My Favorite Quotes

Culled from all over but especially from the daily quotes at A Word A Day

When I can look Life in the eyes,
Grown calm and very coldly wise,
Life will have given me the Truth,
And taken in exchange—my youth.
—Sara Teasdale, poet (1884–1933)

A stiff apology is a second insult. The injured party does not want to be compensated because he has been wronged; he wants to be healed because he has been hurt.
—G.K. Chesterton, author (1874–1936)

Too many parents make life hard for their children by trying, too zealously, to make it easy for them.
—Johann Wolfgang von Goethe, poet, dramatist, novelist, and philosopher (1749–1832)

Every act of conscious learning requires the willingness to suffer an injury to one's self-esteem. That is why young children, before they are aware of their own self-importance, learn so easily; and why older persons, especially if vain or important, cannot learn at all.
—Thomas Szasz, author, professor of psychiatry (1920– )

A mind all logic is like a knife all blade. It makes the hand bleed that uses it.
—Rabindranath Tagore, poet, philosopher, author, songwriter, painter, educator, composer, Nobel laureate (1861–1941)

Death is not extinguishing the light; it is putting out the lamp because the dawn has come.
—Rabindranath Tagore, poet, philosopher, author, songwriter, painter, educator, composer, Nobel laureate (1861–1941)

A man may be very industrious, and yet not spend his time well. There is no more fatal blunderer than he who consumes the greater part of life getting his living.
—Henry David Thoreau, naturalist and author (1817–1862)

Patience serves as a protection against wrongs as clothes do against cold.  For if you put on more clothes as the cold increases, it will have no power to hurt you. So in like manner you must grow in patience when you meet with great wrongs, and they will then be powerless to vex your mind.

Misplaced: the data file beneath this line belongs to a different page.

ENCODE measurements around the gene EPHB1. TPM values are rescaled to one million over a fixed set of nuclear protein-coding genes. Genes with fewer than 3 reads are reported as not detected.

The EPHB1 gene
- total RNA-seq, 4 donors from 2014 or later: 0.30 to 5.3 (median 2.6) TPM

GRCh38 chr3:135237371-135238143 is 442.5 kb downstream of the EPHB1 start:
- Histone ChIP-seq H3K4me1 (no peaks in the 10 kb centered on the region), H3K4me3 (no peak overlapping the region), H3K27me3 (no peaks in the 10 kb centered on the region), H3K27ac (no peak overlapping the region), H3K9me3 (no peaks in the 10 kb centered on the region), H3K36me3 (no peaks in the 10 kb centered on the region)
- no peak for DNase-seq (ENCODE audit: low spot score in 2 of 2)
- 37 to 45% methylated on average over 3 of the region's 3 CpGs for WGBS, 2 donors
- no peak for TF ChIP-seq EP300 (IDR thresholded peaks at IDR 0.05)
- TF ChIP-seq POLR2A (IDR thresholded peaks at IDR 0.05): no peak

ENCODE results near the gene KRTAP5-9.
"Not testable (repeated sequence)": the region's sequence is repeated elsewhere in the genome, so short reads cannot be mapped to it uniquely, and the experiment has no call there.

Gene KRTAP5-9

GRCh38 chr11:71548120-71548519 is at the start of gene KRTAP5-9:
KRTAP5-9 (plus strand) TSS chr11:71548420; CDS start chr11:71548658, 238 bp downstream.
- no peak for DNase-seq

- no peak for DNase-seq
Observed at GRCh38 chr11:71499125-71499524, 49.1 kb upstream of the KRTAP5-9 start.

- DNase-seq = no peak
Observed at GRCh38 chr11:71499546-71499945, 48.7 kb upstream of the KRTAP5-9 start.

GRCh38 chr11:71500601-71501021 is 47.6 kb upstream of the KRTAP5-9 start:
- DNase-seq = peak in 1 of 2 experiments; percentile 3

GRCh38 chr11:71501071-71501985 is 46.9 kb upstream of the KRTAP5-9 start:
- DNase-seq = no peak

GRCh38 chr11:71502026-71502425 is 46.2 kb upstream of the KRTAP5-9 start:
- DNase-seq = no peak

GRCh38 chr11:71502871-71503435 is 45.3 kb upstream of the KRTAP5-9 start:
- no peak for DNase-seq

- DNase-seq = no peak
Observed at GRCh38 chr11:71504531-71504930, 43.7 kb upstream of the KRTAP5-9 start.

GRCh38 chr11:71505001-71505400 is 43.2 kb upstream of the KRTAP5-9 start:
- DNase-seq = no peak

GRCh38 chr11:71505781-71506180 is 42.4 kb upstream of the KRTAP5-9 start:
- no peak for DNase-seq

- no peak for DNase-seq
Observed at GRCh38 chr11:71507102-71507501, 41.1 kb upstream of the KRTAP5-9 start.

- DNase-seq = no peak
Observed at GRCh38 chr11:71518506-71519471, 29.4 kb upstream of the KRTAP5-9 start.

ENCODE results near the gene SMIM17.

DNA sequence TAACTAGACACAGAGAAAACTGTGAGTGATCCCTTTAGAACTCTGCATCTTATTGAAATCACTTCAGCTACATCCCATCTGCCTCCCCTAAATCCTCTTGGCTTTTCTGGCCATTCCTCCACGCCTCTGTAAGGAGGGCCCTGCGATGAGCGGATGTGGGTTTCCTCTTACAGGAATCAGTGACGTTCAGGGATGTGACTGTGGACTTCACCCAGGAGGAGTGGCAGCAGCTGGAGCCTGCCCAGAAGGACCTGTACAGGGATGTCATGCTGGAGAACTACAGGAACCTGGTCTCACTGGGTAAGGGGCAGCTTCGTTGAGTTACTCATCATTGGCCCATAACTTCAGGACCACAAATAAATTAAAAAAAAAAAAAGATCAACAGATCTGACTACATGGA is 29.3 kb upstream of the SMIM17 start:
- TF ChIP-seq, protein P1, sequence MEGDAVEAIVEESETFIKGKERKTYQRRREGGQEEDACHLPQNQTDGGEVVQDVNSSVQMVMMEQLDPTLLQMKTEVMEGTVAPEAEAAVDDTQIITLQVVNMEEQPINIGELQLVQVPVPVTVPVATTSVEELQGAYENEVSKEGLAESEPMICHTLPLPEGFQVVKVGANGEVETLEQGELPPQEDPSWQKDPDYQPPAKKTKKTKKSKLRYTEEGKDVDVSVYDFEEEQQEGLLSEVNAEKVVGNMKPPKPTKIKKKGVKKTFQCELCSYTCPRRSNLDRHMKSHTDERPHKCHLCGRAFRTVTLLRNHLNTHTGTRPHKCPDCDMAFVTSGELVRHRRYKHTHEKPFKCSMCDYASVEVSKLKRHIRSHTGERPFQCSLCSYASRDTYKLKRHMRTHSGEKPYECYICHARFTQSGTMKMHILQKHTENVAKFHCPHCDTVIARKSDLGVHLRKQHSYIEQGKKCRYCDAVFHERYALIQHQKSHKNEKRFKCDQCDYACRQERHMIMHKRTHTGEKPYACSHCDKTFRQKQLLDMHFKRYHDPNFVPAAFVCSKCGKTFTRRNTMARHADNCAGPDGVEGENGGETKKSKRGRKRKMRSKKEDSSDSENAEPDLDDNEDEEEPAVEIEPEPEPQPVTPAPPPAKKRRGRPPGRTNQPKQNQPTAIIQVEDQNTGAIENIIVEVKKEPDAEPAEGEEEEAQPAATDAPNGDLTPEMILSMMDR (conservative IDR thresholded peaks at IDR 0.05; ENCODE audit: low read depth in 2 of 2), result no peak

—Leonardo da Vinci, painter, engineer, musician, and scientist (1452–1519)

Everyone is born with genius, but most people only keep it a few minutes.
—Edgard Varese, composer (1885–1965)

Give me ambiguity or give me something else.
—Anonymous
 
 In the midst of great joy, do not promise anyone anything. In the midst of great anger, do not answer anyone's letter.
—Chinese proverb

 Daring ideas are like chessmen moved forward. They may be beaten, but they may start a winning game.
—Johann Wolfgang von Goethe, poet, dramatist, novelist, and philosopher (1749–1832)

I have discovered that all human evil comes from this, man's being unable to sit still in a room.
—Blaise Pascal, philosopher and mathematician (1623–1662)

People travel to wonder at the height of mountains, at the huge waves of the sea , at the long courses of rivers, at the vast compass of the ocean, at the circular motion of the stars; and they pass by themselves without wondering.
—Saint Augustine (354–430)

What information consumes is rather obvious: it consumes the attention of its recipients. Hence a wealth of information creates a poverty of attention, and a need to allocate that attention efficiently among the overabundance of information sources that might consume it.